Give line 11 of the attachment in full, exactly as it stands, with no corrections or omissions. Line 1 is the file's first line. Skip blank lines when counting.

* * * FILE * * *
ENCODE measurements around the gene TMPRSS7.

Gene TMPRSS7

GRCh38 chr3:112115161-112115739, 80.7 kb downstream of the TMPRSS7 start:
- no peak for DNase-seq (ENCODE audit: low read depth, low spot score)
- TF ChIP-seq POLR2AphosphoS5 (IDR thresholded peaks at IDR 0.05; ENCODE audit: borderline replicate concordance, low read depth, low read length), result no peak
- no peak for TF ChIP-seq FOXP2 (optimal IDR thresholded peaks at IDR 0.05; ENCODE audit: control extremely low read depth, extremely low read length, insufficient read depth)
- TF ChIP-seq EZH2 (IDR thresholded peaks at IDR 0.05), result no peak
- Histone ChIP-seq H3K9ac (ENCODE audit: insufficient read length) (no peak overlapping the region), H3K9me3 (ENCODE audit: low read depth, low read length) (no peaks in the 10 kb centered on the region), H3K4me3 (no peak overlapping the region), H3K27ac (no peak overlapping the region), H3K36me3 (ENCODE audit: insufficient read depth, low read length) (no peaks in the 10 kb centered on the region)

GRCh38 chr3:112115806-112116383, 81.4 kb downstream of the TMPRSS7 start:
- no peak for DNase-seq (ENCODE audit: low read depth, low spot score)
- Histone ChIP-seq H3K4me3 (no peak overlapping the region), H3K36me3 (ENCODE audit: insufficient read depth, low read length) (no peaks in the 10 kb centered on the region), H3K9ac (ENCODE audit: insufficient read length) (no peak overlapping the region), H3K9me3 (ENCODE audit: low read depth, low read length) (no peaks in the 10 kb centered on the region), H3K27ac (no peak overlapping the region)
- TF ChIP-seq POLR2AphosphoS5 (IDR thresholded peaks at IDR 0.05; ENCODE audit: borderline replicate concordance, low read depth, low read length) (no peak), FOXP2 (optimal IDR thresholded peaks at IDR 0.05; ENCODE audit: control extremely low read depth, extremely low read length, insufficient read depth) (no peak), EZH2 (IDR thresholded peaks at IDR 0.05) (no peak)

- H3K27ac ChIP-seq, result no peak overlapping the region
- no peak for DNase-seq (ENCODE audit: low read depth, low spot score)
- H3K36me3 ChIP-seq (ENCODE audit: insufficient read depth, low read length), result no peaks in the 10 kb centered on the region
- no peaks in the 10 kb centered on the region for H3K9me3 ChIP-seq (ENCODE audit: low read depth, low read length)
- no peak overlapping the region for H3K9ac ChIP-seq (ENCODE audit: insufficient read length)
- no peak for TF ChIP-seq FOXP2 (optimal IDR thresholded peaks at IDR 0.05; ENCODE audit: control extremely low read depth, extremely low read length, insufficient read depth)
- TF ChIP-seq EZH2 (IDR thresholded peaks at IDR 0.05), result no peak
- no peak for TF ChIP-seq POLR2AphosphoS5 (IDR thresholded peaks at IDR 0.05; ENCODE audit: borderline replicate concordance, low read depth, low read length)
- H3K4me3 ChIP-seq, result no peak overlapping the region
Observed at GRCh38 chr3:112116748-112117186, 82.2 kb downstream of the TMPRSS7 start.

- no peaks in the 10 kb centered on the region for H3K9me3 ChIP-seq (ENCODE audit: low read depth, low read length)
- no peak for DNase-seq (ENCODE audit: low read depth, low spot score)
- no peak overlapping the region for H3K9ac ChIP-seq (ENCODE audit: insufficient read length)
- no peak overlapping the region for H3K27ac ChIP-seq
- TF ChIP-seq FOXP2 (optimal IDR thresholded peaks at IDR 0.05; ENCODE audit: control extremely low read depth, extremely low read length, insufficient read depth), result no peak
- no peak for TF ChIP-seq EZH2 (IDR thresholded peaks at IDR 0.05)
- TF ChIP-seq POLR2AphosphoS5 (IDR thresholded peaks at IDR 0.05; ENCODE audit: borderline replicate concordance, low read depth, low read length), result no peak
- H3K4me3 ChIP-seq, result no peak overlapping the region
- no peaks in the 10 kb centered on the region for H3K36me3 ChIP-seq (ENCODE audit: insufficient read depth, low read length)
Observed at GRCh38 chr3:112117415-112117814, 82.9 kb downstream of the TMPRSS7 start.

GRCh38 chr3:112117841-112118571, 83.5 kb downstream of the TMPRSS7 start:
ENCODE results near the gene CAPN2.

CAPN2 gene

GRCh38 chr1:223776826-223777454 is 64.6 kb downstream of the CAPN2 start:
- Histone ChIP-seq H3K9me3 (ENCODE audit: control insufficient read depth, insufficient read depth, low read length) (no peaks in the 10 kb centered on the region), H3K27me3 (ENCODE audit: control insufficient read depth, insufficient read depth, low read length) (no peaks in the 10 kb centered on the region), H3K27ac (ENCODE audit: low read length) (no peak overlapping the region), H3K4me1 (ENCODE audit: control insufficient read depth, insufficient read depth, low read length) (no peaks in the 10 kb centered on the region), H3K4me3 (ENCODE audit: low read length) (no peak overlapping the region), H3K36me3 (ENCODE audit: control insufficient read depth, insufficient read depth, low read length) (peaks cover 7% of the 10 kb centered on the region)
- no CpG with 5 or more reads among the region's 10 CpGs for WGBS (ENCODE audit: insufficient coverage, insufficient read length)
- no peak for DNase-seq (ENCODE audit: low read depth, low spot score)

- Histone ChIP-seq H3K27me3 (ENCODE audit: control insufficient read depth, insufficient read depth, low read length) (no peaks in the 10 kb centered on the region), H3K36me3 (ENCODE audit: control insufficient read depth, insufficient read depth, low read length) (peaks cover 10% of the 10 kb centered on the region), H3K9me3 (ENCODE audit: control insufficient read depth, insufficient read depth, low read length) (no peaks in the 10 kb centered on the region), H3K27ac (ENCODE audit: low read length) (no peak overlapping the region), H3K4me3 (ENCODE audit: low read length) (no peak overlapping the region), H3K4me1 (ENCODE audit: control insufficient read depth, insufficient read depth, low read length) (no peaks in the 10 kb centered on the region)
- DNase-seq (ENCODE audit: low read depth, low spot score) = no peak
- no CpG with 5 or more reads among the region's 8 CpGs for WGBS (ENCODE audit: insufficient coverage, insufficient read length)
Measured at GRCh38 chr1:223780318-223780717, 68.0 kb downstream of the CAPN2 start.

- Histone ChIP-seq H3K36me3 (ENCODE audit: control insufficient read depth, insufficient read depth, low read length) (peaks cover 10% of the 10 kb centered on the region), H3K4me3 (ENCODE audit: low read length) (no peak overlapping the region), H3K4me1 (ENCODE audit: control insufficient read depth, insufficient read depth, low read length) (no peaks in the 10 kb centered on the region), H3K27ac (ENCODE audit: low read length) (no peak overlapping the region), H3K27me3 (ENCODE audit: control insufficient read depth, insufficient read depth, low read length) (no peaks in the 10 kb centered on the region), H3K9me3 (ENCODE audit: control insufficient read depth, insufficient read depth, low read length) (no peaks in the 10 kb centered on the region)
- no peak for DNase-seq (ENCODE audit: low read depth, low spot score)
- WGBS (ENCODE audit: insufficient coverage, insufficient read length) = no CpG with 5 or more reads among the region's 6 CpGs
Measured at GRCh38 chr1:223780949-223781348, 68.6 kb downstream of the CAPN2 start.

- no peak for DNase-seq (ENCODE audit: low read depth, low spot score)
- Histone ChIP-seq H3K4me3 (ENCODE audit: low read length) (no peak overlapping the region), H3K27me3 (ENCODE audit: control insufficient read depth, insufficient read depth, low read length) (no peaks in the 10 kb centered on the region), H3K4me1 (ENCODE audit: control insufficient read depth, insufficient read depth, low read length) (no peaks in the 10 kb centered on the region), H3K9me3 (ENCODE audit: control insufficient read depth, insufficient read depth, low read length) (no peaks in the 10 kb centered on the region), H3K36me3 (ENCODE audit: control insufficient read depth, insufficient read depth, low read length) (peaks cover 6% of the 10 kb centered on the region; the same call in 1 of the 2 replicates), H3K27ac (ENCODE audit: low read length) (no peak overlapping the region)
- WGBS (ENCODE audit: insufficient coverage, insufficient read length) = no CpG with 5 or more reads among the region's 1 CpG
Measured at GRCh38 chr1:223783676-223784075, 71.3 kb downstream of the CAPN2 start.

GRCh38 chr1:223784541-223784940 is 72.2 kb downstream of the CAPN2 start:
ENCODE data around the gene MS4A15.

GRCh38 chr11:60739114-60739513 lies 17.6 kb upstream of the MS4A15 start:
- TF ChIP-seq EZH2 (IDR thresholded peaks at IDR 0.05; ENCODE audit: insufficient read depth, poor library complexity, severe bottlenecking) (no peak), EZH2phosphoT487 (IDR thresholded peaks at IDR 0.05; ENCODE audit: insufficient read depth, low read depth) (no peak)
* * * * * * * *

- Histone ChIP-seq H3K4me3 (no peak overlapping the region), H3K36me3 (ENCODE audit: insufficient read depth, low read length) (no peaks in the 10 kb centered on the region), H3K9ac (ENCODE audit: insufficient read length) (no peak overlapping the region), H3K9me3 (ENCODE audit: low read depth, low read length) (no peaks in the 10 kb centered on the region), H3K27ac (no peak overlapping the region)